For two years business has rallied behind Nepad, forming corporate councils and pledging to support Africa’s blue-ribbon initiative for development. But progress on implementing the key components of Nepad has been slow, and patience among the private sector is wearing thin.
When the continent’s best thinkers gathered in the capital of Mozambique in early June for the World Economic Forum’s (WEF’s) annual Africa conference, the disconnect between business and political leaders was more apparent than it had ever been. African reformists like South African President Thabo Mbeki bemoaned the lack of foreign investment in Africa. Corporate captains, in response, said if governments couldn’t deliver on Nepad provisions such as the African Peer Review Mechanism (APRM), they would, in effect, apply their own shadow criteria for engagement.
‘Business has expressed an opinion on the peer review mechanism … and would like to see built-in sanctions for peers’ who fail to meet set standards of performance, said Reuel Khoza, chairman of South Africa’s electricity utility Eskom, addressing a pre-summit media conference.
A new study released at the WEF gathering, entitled The Africa Competitiveness Report 2004, underscored the need for urgent and sustained development: Sub-Saharan Africa was the only region in the world to experience consistent flat or negative growth over the past 50 years, resulting in a significantly larger proportion of Africans living below the poverty line than at the outset of the post-independence period.
The statistics paint a stark picture. In 1970, the report notes, Ghana and Korea had ‘broadly similar per capita income levels,’ but ‘by 2003, Korea’s GDP per capita was some 30 times higher than that of Ghana.’ Similarly, ‘Hungary’s GDP per capita is projected to be about 28 times higher than that of oil-rich Nigeria, whereas it was only 5 times higher in 1970.’ The impact of these figures is nothing short of a humanitarian disaster: Six in 10 people living south of the Sahara now exist below the poverty line, unable to access healthcare, education and even basic nutrition.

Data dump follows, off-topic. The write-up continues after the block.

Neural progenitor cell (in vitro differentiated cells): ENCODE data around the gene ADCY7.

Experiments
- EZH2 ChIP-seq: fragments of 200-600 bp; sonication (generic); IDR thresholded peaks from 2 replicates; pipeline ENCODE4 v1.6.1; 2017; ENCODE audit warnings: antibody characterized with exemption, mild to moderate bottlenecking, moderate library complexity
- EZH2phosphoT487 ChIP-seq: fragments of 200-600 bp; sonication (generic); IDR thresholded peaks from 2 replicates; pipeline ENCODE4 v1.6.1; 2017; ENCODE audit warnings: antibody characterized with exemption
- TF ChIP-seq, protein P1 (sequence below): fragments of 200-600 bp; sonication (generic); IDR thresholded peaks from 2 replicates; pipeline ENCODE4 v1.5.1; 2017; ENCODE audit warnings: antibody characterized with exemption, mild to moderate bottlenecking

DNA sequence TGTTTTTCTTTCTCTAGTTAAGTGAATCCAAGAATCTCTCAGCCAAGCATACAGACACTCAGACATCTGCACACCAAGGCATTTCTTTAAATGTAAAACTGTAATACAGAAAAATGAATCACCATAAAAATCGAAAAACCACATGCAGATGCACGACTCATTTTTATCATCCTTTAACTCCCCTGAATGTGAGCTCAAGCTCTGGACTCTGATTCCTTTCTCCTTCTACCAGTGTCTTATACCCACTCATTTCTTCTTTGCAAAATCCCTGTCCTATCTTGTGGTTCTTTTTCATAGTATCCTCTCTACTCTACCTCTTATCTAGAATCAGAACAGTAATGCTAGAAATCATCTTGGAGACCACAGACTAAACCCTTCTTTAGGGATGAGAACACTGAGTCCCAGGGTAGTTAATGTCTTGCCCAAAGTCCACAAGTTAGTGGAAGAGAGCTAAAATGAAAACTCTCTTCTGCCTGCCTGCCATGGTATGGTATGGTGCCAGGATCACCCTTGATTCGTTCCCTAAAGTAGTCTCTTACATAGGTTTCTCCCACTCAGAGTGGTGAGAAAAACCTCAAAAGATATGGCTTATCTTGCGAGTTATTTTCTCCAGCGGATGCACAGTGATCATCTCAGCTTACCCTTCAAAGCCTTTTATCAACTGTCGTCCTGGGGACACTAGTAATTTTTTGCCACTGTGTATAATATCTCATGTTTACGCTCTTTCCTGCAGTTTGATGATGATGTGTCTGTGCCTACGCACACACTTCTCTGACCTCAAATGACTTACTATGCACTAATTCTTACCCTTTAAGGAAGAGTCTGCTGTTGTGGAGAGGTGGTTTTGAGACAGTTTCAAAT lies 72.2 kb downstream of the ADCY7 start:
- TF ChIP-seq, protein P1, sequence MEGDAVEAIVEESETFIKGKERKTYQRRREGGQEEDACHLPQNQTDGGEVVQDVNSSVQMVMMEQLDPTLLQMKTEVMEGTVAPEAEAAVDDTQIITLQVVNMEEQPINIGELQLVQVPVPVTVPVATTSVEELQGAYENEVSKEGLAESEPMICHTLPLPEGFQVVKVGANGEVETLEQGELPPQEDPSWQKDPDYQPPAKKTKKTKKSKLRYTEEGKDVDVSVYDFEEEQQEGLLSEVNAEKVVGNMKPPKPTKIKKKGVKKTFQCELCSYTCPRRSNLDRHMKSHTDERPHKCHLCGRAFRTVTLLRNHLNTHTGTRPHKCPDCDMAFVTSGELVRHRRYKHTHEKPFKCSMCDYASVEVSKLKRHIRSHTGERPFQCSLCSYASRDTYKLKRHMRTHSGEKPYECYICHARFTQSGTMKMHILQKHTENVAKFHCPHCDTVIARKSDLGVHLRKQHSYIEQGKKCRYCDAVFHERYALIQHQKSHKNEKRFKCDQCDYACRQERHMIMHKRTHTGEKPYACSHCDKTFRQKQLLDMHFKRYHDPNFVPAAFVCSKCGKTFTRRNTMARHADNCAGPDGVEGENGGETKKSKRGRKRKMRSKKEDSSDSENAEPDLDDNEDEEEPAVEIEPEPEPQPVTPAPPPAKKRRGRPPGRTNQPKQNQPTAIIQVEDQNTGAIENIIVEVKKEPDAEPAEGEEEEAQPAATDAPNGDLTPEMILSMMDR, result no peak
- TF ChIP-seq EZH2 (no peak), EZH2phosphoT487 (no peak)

Africa’s share of global foreign direct investment is 1.7%.
‘Poverty used to be an essentially Asian phenomenon,’ the report states. ‘The excellent economic performance of Asia, paired with the disastrous growth performance of Africa, has turned poverty into an essentially African problem.’
Nepad is supposed to provide an answer to this. As Mozambican President Joaquim
Chissano declared at a pre-summit press conference in Maputo: ‘We need pan-African solutions to African problems and Nepad has all those possible solutions.’
Two years ago big business might have been more inclined to believe him. When the WEF gathered in Durban, South Africa, in 2002, Khoza rallied the leaders of more than 100 corporate giants and parastatals to form the Nepad Business Group.
Earlier this year, they rededicated themselves to supporting the goals of Nepad at the Davos meeting of the WEF. But the private sector is finding it increasingly difficult to mask its frustration at the slow pace of Nepad-oriented reforms aimed at creating more stable environments for growth and development.
‘Business is the net creator of jobs,’ said Vassi Naidoo, chief executive at Deloitte & Touche Tohmatsu in South Africa. ‘Government has a significant role to play to make business competitive. Sadly, there is not much action from Nepad.’
One of the priority areas for Nepad is infrastructure, which is a major building block for sustainable growth. The initiative has identified 20 priority programmes for development under infrastructure and they include energy, transport, airways, water and sanitation as well as railroads, but so far business has been slow to invest in these projects.
One problem with Nepad is that it is hard to pinpoint programmes that have come about as a result of the new partnership between countries. Most projects that are underway and broadly defined as being ‘in the spirit of Nepad’ have been in operation long before Nepad was launched. Some of those singled out as Nepad-related are broadly defined and the challenge is putting them into operation.